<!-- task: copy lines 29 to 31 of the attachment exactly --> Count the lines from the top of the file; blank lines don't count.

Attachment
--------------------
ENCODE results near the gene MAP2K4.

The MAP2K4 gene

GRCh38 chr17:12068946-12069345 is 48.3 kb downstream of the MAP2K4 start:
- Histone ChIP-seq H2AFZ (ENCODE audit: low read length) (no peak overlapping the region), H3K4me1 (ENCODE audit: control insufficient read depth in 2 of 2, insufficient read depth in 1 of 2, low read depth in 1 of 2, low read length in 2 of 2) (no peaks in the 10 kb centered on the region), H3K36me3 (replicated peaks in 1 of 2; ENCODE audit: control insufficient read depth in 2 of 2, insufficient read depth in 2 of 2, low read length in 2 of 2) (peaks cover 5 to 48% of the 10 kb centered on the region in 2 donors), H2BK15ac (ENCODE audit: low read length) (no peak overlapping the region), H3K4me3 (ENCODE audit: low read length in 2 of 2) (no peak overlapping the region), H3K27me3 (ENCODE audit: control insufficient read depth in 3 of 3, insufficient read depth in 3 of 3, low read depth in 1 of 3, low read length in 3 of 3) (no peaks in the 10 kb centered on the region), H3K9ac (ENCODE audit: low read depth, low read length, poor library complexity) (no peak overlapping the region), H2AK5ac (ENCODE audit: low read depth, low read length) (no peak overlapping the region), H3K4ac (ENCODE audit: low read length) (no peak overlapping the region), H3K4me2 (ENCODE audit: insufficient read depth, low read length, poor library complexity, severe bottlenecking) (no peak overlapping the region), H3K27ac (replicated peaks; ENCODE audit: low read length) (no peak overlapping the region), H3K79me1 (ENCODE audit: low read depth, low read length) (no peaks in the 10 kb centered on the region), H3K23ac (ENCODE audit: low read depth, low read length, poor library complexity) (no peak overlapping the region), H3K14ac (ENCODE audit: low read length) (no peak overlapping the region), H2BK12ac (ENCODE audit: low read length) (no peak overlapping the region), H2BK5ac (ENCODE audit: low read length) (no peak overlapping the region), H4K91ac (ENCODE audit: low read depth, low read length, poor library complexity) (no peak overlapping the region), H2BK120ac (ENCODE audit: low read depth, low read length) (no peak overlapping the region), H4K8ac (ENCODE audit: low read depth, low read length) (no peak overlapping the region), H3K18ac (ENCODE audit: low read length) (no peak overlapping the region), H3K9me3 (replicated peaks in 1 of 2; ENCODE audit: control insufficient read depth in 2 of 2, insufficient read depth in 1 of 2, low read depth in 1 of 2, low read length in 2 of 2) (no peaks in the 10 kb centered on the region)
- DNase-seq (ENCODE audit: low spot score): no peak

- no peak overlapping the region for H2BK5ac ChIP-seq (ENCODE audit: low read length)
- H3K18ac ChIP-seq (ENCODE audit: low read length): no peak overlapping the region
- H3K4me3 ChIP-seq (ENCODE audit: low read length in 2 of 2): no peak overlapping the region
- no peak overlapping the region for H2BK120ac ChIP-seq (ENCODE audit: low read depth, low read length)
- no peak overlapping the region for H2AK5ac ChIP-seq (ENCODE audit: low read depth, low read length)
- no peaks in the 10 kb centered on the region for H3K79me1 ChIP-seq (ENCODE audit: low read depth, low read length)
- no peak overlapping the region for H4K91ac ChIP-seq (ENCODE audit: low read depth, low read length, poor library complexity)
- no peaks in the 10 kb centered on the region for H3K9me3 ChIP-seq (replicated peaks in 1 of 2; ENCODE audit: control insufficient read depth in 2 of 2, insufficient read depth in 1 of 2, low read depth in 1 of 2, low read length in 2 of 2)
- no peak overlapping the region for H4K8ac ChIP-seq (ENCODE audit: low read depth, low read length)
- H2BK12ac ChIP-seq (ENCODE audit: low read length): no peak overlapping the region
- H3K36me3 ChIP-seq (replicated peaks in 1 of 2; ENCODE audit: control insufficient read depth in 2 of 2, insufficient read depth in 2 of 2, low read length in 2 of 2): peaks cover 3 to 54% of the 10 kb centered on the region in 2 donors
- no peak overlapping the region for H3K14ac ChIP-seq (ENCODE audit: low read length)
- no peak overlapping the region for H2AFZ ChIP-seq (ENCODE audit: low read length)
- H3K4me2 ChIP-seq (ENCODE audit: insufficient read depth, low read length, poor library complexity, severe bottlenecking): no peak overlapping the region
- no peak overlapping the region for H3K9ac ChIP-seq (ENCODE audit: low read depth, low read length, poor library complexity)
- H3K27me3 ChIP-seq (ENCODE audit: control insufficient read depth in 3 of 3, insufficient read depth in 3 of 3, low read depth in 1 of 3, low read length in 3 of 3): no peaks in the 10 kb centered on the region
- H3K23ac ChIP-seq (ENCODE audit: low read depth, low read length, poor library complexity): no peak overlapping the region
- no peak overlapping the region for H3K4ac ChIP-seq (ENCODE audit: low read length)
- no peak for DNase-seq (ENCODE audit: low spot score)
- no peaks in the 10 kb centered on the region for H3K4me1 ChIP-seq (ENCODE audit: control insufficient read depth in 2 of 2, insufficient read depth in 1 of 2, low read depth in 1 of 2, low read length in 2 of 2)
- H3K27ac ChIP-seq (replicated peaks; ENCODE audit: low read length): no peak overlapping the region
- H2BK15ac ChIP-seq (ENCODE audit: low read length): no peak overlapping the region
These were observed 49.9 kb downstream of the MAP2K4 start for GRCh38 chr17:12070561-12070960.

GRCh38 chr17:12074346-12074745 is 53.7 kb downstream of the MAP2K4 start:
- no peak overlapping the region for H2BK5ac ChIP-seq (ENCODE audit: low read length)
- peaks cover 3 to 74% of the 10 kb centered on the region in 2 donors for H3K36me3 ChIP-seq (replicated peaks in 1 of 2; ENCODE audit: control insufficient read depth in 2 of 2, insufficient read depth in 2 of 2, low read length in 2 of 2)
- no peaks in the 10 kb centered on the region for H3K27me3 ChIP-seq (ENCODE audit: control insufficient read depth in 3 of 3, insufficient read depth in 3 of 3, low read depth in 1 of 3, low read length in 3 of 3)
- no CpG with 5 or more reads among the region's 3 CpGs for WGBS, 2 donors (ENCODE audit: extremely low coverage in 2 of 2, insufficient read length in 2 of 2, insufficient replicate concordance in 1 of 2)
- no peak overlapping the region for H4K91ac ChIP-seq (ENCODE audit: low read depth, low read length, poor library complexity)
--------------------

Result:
GRCh38 chr17:12074346-12074745 is 53.7 kb downstream of the MAP2K4 start:
- no peak overlapping the region for H2BK5ac ChIP-seq (ENCODE audit: low read length)
- peaks cover 3 to 74% of the 10 kb centered on the region in 2 donors for H3K36me3 ChIP-seq (replicated peaks in 1 of 2; ENCODE audit: control insufficient read depth in 2 of 2, insufficient read depth in 2 of 2, low read length in 2 of 2)